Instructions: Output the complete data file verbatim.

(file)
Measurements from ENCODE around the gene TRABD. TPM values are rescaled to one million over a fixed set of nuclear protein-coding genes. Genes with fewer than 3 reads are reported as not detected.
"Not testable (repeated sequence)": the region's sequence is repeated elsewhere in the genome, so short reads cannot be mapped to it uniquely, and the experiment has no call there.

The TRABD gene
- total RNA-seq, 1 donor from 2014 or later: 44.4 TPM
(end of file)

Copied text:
Measurements from ENCODE around the gene TRABD. TPM values are rescaled to one million over a fixed set of nuclear protein-coding genes. Genes with fewer than 3 reads are reported as not detected.
"Not testable (repeated sequence)": the region's sequence is repeated elsewhere in the genome, so short reads cannot be mapped to it uniquely, and the experiment has no call there.

The TRABD gene
- total RNA-seq, 1 donor from 2014 or later: 44.4 TPM